Impulsivity is defined as the tendency to exhibit behavior without adequate mental assessment of possible outcomes [10, 11]. From this point of view, it can be said that impulsive dimension can be mentioned in the process of thought up to behavior [12]. In this dimension, there have been different definitions such as impulsive choice, impulsive reflection, and impulsive action that can be measured by different assessment tools that have subjective or objective qualities [10, 13, 14]. Impulsive choice described as prefer less valuable prize in soon afterwards rather than the more valuable prize in the distant future, the inability of the individual to gather adequate data on the risks describes as impulsive reflection and a lack of motor inhibition described as impulsive action [15]. The lowa gambling test provides data about impulsive choice known as delay‐discounting [16]. Stop‐signal reaction time and go/no go tasks are objective assessment methods that assess motor inhibition. In these tasks, individuals should wait until the appropriate signal arrives and stop the movement when no go or stop signal is received. “Waiting impulsivity” described as the failure to start the movement and “stopping impulsivity” described as the failure to stop or restrict the movement. The Barratt impulsivity scale and impulsive behavior scale are subjective self‐report scales, each with different subscales and provide data on different dimensions of the impulsivity [10, 12, 13, 15, 1719].

The main pathophysiological mechanism is the disruption of reciprocal equilibrium in corticostriatal cycles [10]. Impulsive behaviors come out as a result of impaired inhibitor function of the prefrontal cortex (PFC) to delay the award and stopping or restricting the behavior, additionally increased striatal output to achieve a small and certain but definite near future reward rather than the far‐future reward, with a high value but a low degree of uncertainty [10, 13, 15].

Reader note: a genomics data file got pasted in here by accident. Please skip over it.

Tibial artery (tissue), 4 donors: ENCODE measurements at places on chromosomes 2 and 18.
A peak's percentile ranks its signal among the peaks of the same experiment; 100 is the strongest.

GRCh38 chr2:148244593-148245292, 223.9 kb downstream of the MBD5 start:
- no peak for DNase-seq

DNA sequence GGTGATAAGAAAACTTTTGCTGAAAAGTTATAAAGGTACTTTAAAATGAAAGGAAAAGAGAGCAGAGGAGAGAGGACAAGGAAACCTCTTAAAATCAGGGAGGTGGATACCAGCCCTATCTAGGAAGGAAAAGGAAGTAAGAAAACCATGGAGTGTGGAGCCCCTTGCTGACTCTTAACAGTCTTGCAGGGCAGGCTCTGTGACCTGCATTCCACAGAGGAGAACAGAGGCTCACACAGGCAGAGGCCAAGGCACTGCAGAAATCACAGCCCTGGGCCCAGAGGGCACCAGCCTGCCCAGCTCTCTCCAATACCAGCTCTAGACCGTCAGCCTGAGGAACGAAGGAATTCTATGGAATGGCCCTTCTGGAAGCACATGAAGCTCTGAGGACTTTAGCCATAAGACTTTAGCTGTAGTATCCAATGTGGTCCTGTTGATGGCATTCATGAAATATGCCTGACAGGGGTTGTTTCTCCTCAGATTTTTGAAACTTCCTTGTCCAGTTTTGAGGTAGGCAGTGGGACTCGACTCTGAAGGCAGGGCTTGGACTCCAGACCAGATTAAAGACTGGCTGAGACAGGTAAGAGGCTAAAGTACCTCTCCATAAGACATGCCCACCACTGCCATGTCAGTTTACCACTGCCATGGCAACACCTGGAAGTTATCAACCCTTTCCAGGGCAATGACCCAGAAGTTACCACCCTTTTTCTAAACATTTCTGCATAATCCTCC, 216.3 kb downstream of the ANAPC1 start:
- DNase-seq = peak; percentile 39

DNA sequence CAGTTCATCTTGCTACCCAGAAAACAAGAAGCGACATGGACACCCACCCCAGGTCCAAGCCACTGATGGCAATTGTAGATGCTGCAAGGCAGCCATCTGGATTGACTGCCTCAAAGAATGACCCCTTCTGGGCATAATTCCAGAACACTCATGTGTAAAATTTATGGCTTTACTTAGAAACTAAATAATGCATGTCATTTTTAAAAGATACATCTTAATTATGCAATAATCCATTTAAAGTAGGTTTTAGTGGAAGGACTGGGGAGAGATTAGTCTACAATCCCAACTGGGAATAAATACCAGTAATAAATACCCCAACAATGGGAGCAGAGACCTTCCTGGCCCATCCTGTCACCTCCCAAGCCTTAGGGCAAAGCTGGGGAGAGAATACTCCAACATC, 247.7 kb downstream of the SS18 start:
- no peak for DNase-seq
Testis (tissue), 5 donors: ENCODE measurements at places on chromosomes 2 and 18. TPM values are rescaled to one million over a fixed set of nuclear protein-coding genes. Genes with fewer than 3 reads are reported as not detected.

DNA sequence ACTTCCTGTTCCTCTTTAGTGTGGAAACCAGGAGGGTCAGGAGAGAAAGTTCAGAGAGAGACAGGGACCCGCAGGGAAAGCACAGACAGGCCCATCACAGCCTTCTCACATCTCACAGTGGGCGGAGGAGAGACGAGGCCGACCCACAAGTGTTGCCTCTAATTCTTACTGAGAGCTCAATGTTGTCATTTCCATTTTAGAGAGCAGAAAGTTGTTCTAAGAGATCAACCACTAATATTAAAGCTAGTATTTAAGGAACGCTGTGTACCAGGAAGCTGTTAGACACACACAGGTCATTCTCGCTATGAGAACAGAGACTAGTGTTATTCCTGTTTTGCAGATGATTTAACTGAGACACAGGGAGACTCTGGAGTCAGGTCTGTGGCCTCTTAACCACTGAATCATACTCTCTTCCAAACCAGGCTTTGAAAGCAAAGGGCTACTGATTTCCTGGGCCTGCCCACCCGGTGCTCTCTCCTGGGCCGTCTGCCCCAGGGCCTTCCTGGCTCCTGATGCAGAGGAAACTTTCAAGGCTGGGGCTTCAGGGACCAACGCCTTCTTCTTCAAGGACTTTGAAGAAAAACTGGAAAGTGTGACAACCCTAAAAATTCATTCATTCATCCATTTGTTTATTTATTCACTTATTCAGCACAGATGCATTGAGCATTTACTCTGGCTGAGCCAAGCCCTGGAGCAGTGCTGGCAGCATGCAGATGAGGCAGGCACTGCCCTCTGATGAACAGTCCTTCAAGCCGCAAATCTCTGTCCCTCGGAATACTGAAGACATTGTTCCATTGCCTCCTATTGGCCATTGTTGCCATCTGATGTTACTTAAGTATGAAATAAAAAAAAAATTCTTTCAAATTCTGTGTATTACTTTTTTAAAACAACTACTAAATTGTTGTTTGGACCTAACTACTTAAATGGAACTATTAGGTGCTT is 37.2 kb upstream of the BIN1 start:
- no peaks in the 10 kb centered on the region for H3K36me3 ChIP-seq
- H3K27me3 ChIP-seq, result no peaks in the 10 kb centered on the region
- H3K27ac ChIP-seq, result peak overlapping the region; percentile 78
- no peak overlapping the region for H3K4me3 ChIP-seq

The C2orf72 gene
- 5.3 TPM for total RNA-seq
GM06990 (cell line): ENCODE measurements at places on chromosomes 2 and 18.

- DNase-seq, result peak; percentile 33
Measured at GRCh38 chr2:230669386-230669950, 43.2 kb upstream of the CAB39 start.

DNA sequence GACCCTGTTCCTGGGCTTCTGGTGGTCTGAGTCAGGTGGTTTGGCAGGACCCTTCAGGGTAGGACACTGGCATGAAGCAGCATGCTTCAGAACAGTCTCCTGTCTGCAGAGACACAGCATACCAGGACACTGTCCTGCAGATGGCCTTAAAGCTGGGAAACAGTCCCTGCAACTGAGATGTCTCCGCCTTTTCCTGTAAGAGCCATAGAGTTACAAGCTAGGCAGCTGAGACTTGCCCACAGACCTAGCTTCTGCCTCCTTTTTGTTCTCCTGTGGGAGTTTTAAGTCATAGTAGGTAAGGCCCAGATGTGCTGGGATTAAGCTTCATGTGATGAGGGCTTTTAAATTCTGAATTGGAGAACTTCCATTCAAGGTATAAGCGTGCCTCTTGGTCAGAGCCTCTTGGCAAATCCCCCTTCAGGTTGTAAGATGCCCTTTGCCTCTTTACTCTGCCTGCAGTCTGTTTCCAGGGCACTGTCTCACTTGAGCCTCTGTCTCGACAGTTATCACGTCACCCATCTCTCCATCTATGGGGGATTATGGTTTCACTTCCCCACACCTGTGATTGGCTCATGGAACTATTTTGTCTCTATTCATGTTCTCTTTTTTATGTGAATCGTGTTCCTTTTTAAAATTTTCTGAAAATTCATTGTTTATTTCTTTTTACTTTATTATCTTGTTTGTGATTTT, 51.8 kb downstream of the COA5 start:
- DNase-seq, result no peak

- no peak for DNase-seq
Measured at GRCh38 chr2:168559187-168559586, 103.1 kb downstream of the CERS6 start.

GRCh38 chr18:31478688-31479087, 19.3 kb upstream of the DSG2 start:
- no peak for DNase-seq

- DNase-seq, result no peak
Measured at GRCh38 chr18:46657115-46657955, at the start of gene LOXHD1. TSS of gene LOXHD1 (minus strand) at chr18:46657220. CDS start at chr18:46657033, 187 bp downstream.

Recent studies showed that the basic region that rejects the award postponement when the award is quick earning despite small was nucleus accumbens; contrary the basic region that provides inhibition is the orbitofrontal cortex [20, 21]. Anterior cingulate cortex and right inferior frontal gyrus are two other important regions for inhibition [22, 23]. Nucleus accumbens is also associated with impulsive cycle inflicting from the striatum, also accompanied by amygdala and hippocampus [24]. This network includes dopaminergic, noradrenergic, and serotonergic neurotransmission.

Increased impulsiveness is associated with many psychiatric disorders, although healthy individuals have a personality trait and an advantage in situations where the organism needs to move quickly [10]. ADHD, substance abuse, eating disorders, bipolar disorder, behavioral addictions, and borderline/antisocial personality disorders are typical psychopathologies associated with impulsivity [25]. In these disorders, impulsive behavior patterns can be described in many expressions; but aggression is the most accentuated and evidence‐based one.


3. Aggression

Aggression is the pattern of behavior that an individual exhibits in such a way as to damage himself or environment [4]. Natively, aggression is necessary to survive. For example, to protect ourselves and our beloved ones from danger, to supply the food and water for survive, and to react to possible risks of the organism on threat [26]. Investigating aggressive behaviors by subcategories is beneficial both in clarifying etiopathogenesis and in adjusting the treatment process. In previous papers, aggression had been categorized as offensive and defensive such as a dangerous or evasive response to a sense of fear, the most frequently preferred classification in the recent literature categorized into three groups: impulsive, proactive (also known as organized, instrumental, or predatory), and psychotic. Impulsive aggression (54%) is the most common category followed by proactive aggression (29%), and psychotic aggression (17%) [27, 28]. As predicted, psychotic aggression is a process related to positive symptoms of psychosis, such as hallucinations or delusional content. In proactive aggression, the individual exhibits this behavior in a planned manner to achieve a blazing benefit such as money or revenge. Impulsive aggression is a behavioral pattern which is accompanied by physical symptoms after stimulation of the sympathetic system, often associated with feelings of fear, inhibition, or anger, which are manifested by stress, threat, or provocation [28].